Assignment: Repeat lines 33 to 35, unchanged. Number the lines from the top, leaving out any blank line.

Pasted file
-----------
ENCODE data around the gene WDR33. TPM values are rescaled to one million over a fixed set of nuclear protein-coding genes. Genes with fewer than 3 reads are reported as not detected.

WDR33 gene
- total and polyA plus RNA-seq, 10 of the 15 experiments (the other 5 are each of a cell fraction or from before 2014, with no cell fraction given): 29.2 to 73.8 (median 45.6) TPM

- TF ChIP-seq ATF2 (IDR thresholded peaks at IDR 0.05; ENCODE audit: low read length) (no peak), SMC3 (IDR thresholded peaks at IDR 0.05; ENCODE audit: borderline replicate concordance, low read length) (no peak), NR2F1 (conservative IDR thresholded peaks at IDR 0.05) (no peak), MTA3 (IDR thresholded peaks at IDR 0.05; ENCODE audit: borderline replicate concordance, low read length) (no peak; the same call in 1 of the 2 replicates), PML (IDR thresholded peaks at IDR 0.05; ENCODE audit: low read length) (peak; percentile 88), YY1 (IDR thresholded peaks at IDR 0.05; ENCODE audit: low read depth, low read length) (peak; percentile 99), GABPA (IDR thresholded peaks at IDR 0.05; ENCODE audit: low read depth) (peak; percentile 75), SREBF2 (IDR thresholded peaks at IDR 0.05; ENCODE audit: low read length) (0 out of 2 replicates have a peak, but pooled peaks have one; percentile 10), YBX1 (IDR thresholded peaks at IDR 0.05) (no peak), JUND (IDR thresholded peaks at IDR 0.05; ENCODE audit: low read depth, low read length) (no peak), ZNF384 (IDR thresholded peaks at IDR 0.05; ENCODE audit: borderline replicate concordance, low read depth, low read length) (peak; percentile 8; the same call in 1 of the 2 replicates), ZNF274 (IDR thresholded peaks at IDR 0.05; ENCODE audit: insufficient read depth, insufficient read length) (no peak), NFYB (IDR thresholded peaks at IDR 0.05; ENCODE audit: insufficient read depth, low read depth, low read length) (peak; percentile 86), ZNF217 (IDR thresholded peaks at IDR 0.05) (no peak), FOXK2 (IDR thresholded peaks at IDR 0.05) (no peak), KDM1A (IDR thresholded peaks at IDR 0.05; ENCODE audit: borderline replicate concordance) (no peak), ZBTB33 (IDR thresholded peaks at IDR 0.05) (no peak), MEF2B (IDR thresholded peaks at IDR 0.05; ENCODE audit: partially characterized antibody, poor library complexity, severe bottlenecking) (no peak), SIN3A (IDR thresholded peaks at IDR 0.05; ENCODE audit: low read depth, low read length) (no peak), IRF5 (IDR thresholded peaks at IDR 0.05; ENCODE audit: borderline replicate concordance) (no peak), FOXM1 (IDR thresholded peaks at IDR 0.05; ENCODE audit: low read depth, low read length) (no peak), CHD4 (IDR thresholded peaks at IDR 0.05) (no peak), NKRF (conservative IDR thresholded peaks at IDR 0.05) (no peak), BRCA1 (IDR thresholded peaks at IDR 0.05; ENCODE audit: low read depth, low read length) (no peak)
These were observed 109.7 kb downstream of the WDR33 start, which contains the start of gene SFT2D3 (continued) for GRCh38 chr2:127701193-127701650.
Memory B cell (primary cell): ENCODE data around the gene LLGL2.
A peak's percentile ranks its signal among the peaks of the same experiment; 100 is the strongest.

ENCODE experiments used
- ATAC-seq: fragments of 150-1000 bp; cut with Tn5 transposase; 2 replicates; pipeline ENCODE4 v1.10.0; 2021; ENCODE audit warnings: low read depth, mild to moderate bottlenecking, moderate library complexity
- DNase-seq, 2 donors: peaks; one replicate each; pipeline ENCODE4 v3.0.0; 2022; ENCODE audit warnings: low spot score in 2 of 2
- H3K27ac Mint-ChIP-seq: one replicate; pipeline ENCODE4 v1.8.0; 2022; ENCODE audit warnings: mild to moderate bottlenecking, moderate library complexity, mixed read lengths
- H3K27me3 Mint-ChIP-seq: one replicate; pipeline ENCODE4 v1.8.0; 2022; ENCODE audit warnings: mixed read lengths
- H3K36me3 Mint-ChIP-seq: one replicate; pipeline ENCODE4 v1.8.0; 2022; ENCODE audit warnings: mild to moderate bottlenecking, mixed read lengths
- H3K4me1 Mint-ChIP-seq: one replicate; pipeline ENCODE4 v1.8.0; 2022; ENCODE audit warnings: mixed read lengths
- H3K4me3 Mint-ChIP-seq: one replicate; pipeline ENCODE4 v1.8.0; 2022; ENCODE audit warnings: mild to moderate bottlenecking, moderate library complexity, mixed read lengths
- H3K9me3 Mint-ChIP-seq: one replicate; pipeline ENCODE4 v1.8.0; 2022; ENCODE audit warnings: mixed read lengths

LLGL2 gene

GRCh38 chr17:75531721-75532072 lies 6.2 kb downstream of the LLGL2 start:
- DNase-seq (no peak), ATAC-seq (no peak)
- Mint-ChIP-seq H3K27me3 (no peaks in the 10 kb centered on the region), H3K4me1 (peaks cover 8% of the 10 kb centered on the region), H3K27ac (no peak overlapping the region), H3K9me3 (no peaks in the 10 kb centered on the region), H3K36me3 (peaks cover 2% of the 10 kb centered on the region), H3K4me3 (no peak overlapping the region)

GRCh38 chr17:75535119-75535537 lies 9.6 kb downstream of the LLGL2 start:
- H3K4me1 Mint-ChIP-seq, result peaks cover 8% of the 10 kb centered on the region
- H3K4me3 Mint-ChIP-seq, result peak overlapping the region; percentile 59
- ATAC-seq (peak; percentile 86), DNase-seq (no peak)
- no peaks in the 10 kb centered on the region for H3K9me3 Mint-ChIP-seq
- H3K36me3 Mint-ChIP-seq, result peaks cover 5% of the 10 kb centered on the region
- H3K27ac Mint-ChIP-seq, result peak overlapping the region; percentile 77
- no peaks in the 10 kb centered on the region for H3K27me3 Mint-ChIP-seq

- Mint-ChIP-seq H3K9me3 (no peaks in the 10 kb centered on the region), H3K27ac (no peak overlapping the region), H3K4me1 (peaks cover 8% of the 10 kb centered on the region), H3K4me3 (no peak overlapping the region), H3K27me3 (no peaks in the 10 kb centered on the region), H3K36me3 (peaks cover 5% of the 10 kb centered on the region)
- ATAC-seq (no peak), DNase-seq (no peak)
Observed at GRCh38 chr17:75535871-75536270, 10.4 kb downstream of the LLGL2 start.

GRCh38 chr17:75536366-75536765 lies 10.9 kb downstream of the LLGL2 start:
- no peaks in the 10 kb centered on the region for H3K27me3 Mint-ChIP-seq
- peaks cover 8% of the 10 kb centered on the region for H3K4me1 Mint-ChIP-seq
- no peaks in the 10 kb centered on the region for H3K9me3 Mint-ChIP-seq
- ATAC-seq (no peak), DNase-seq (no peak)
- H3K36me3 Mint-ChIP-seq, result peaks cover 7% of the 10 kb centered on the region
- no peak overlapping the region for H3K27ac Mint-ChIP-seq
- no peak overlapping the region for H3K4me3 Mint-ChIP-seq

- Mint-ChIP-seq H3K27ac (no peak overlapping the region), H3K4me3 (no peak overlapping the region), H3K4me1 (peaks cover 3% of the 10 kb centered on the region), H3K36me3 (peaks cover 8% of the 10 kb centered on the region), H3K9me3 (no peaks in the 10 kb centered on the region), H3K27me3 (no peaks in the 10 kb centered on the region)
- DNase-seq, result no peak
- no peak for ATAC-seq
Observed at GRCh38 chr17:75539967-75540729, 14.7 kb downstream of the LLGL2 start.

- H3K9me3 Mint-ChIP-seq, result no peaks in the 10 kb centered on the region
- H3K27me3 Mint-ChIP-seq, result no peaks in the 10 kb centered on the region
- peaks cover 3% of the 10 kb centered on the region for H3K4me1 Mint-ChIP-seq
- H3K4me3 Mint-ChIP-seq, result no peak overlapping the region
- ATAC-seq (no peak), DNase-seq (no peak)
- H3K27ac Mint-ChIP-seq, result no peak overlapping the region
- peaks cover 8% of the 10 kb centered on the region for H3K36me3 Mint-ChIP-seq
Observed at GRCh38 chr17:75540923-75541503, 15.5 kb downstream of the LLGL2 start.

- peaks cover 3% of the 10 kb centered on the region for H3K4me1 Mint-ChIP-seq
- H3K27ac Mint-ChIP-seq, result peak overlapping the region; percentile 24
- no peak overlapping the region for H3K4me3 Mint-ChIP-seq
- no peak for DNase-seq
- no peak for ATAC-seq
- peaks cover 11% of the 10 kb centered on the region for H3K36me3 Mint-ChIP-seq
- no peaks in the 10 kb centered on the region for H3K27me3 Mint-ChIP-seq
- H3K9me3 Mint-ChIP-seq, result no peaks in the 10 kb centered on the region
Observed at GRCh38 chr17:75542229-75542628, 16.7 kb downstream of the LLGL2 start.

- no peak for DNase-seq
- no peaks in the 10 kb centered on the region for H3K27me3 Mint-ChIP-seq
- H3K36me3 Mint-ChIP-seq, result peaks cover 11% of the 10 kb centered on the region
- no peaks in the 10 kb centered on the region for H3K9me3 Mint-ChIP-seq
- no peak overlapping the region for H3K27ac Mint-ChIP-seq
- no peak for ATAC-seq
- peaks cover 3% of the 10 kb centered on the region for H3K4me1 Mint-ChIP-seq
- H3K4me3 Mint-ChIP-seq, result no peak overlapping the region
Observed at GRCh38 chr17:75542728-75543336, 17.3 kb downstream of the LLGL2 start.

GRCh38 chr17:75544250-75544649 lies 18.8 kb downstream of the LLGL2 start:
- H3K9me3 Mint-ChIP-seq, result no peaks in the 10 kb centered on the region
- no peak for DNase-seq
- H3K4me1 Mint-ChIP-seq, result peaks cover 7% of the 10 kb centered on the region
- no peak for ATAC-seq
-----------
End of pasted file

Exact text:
- no peaks in the 10 kb centered on the region for H3K27me3 Mint-ChIP-seq
- peaks cover 8% of the 10 kb centered on the region for H3K4me1 Mint-ChIP-seq
- no peaks in the 10 kb centered on the region for H3K9me3 Mint-ChIP-seq